Net Loss

High risks, costs force out Black tennis players

Erick Johnson | 4/3/2014, 9 a.m.
One look at Serena Williams hoisting the crystal Sony Trophy on Saturday to a worldwide television audience and you’ll find ...

Like Richard Williams, Parks, a tennis coach, trains his daughters himself and oftentimes counsels them on the sport and the facts of life. A straight shooter, Parks has closely guarded his daughter’s careers, being selective with tournaments and sponsors.

Four years ago, Parks and his daughter moved to Boca Raton after being invited by the USTA to train at the organization’s training center headquarters. Parks homeschools his daughters and was busy discussing endorsement deals with sponsors at the Sony Open.

The rising costs, income disparities and sacrifices are not stopping Parks from helping his daughters fulfill their dreams. Parks said the bottom line is not money, but talent. Faith and persistence he says are important, but Parks says talent is the key.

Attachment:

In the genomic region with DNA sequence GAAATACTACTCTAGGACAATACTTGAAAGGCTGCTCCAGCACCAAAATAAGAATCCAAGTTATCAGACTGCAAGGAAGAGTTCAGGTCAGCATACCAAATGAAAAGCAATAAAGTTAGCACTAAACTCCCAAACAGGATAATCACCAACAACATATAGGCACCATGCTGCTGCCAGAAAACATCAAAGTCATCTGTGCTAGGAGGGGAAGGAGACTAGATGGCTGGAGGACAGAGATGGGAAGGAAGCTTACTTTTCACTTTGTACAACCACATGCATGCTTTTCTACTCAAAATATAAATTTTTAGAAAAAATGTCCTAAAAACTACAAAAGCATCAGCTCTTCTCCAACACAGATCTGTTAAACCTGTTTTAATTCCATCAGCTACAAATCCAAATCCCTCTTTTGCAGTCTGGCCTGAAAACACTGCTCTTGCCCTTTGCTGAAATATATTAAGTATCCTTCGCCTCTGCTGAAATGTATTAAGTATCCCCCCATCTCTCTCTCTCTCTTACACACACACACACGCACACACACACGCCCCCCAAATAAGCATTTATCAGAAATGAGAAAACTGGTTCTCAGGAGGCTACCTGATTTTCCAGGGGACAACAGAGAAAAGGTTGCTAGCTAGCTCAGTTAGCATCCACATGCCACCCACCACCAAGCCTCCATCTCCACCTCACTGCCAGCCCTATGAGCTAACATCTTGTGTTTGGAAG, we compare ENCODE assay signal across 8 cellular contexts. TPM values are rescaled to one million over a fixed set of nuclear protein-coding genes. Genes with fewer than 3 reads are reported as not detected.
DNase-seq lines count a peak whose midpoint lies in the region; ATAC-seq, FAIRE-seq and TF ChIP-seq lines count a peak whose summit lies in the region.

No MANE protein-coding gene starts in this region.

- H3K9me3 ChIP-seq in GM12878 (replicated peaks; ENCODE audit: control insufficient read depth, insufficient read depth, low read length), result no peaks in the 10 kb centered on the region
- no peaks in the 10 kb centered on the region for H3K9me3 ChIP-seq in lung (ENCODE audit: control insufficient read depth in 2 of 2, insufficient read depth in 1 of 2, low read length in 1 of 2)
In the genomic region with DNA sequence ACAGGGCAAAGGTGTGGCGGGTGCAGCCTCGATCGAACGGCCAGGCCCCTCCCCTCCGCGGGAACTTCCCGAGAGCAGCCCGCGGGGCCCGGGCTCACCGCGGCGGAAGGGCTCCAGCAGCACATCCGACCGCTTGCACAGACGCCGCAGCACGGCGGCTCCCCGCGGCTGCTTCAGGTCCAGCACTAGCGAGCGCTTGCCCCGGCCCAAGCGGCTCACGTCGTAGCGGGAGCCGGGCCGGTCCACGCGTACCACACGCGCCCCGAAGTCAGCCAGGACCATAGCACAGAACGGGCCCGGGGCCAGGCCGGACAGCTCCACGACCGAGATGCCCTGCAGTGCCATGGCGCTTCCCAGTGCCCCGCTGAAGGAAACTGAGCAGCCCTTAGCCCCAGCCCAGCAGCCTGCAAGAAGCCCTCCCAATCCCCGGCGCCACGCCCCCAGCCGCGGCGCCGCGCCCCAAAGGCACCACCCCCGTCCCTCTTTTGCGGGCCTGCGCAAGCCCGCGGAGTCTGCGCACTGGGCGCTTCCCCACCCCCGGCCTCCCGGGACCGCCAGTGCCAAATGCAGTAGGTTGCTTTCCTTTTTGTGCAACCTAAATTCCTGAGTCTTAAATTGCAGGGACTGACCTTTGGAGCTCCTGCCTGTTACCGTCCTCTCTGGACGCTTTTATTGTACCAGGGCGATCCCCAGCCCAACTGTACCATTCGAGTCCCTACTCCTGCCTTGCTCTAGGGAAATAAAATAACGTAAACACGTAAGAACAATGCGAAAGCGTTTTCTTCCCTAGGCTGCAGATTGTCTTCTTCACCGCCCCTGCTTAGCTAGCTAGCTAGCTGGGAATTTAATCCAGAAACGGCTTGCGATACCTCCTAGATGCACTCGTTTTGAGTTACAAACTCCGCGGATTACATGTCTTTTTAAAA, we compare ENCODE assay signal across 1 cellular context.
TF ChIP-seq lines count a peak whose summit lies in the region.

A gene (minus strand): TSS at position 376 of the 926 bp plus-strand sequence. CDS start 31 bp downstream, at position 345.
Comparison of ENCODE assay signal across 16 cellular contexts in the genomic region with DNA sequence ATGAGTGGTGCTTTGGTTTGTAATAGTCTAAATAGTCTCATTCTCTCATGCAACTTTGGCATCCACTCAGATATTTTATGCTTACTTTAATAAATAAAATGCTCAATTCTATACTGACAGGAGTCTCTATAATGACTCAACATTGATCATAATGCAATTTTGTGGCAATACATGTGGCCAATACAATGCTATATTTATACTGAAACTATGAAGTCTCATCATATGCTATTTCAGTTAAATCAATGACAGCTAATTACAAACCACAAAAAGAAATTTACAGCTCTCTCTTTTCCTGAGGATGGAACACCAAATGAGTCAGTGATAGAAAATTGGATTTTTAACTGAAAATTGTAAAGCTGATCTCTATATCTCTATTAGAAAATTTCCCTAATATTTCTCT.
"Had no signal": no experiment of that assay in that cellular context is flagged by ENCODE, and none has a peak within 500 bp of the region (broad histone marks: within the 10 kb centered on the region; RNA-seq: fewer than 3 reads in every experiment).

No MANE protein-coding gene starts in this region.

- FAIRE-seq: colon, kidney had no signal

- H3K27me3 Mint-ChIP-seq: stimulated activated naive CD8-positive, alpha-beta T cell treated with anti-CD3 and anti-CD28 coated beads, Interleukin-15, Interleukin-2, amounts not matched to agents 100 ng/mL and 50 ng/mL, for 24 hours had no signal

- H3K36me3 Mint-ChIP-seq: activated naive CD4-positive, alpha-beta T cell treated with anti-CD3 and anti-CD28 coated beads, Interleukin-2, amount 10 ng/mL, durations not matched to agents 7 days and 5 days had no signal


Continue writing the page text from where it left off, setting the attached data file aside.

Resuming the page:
“It’s just like every other profession,” he said. “If you’re good, you’re good. Everything will take care of itself. Sponsors will come to you if you are good. Look at Serena. She achieved all the success because she is talented.”

Parks says Serena is successful is because she is athletic, talented and a tough player. He cites her Grand Slam victories despite numerous injuries and layoffs. Parks believes more Blacks players overcome economic barriers they focus if they focus on talent rather than complain about the sport’s high costs.

“You can’t get caught up in what people are not doing,” he said. “That’s where you lose it.”